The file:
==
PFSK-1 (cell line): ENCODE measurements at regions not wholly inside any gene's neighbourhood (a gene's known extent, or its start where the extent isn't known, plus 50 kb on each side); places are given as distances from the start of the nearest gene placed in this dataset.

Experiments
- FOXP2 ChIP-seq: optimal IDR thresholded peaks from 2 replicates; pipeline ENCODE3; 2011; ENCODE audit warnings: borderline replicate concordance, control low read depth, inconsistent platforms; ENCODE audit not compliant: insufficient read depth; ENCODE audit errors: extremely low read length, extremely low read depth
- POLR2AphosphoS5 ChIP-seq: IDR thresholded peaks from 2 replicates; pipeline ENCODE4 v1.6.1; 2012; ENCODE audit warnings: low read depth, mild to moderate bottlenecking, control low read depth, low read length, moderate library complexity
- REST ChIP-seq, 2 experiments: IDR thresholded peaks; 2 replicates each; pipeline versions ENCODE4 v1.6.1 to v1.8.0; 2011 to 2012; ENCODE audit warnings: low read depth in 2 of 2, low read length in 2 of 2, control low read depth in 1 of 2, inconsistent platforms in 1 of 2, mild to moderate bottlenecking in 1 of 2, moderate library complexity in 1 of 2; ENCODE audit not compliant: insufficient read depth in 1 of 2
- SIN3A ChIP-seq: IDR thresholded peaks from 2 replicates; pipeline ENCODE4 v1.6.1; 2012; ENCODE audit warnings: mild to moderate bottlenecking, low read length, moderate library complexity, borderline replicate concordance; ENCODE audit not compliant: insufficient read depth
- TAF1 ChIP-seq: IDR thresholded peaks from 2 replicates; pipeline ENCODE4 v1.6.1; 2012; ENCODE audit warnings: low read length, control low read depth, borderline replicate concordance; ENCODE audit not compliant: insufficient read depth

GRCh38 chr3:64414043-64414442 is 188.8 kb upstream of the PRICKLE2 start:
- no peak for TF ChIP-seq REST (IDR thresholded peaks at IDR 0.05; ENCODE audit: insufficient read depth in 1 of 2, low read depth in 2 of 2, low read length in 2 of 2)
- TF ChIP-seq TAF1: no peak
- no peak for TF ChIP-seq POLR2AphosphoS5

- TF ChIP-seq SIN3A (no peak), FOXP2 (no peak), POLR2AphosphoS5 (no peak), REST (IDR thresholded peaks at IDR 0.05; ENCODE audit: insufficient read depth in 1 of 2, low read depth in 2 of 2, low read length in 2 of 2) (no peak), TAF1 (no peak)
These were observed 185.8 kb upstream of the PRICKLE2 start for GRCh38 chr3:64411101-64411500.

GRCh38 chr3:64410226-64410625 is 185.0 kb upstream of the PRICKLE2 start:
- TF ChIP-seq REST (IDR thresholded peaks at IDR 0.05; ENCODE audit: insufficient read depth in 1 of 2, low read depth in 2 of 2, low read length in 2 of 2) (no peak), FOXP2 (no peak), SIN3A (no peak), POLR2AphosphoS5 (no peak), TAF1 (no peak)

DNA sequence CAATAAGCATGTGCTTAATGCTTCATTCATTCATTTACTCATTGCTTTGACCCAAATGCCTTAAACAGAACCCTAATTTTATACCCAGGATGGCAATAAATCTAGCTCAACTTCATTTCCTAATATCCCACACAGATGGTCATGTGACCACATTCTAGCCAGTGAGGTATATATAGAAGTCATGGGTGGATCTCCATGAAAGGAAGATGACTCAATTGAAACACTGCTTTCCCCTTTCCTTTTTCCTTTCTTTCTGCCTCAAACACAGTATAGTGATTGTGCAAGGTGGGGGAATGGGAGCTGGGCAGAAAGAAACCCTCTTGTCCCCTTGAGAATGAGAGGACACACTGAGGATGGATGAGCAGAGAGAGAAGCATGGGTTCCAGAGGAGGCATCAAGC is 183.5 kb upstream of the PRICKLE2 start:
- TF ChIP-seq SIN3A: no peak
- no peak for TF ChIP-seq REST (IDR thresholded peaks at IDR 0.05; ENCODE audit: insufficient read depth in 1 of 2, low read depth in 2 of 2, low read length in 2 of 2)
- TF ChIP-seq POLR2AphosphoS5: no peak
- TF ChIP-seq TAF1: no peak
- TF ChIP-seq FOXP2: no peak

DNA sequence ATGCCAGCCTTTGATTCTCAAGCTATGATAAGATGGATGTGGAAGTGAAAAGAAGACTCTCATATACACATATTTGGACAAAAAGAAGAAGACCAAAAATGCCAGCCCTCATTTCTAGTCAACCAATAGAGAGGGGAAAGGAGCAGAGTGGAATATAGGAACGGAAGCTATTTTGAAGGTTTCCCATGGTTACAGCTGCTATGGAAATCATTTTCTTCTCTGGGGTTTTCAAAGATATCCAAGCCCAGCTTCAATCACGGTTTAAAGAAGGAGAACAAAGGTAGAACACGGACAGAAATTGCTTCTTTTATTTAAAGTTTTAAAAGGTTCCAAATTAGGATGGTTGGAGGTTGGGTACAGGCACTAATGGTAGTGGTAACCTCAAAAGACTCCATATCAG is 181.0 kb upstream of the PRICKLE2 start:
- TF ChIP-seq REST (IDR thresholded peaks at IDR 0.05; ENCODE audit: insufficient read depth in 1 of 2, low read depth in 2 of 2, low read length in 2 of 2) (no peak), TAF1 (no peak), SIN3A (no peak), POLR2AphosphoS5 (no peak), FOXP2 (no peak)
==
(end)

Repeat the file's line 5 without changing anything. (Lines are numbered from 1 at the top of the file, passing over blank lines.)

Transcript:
- REST ChIP-seq, 2 experiments: IDR thresholded peaks; 2 replicates each; pipeline versions ENCODE4 v1.6.1 to v1.8.0; 2011 to 2012; ENCODE audit warnings: low read depth in 2 of 2, low read length in 2 of 2, control low read depth in 1 of 2, inconsistent platforms in 1 of 2, mild to moderate bottlenecking in 1 of 2, moderate library complexity in 1 of 2; ENCODE audit not compliant: insufficient read depth in 1 of 2